The proposed language in Section 49.5 is intended to give the Secretary of State the ability to seek larger fines from third party groups that fail to follow the reporting requirements in Nevada law, Miller said. The proposal would allow each activity, such as an ad buy, to count as a separate violation that could bring a civil penalty. The clarification would help ensure compliance with the reporting requirements.

“It’s always been our position that every TV buy was an actionable violation of the statute,” Miller said. “We recognize that it could certainly be argued that, in the aggregate, all of those violations only constituted one violation.

“Obviously it is a poor policy because it would allow a significant out-of-state buy and somebody to say, ‘here is your $5,000 fine and that’s an acceptable cost of doing business for us,’ ” he said.

Two other campaign finance reform bills, Assembly Bills 82 and 452, have already been passed out of the committee. AB452 would require candidates to file their campaign contribution and expense reports online and allow the public to search the reports for donor information.

Miller’s office is investigating Reid’s use of 90 shell political action committees his campaign established to funnel $750,000 into his failed race for Nevada governor. Reid has said the use of the multiple PACs was legal.

The use of the PACs by Reid was first reported by political analyst and columnist Jon Ralston.

The language in AB81 is meant to clarify that such PACs are collectively subject to campaign contribution limits.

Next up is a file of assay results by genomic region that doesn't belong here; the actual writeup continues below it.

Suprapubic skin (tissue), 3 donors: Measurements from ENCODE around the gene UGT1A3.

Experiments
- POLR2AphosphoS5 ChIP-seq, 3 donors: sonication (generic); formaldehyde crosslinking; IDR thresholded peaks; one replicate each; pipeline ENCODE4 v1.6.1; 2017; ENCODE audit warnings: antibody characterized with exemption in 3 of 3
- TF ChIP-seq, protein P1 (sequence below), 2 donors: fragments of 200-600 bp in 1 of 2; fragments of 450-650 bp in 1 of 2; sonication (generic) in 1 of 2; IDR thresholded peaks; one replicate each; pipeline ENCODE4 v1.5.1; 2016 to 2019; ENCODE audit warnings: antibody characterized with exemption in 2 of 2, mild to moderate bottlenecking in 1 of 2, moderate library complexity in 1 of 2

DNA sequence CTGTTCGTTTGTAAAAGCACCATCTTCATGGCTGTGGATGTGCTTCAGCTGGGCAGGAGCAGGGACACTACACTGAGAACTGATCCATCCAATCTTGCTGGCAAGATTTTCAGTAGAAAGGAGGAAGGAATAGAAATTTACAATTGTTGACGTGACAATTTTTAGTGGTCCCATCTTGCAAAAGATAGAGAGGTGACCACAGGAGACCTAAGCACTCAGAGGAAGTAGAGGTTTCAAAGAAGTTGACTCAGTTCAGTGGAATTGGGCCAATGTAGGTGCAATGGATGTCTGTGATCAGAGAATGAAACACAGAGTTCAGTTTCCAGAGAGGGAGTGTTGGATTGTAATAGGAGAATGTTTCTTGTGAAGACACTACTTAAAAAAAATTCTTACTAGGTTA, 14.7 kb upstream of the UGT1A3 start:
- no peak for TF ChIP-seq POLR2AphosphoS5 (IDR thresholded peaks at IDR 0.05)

But some lawmakers have expressed concern that the language in the bill could be improperly applied to their caucus and leadership PACs as well.

Assemblywoman Lucy Flores, D-Las Vegas, vice chairwoman of the panel, said an effort to clarify the intent has not yet been successful.

“We were concerned that it was perhaps too broad and that there could be some instances where there (are) caucuses or related PACs in the future that are affiliated and would inadvertently be caught up in this provision,” she said.

But new language developed to address the concern, “actually made it worse,” Flores said.

Miller said the concerns of legislative leaders on the applicability of the section are legitimate.

“So we’re committed to working with them on language that would be acceptable,” he said.

Panel Chairman Tick Segerblom, D-Las Vegas, said: “I think it is pretty clear on the record everybody is committed to making this happen, so I think if we struck it, it wouldn’t be like we’re actually getting rid of the language.”

Oceguera pledged to keep working on the issue.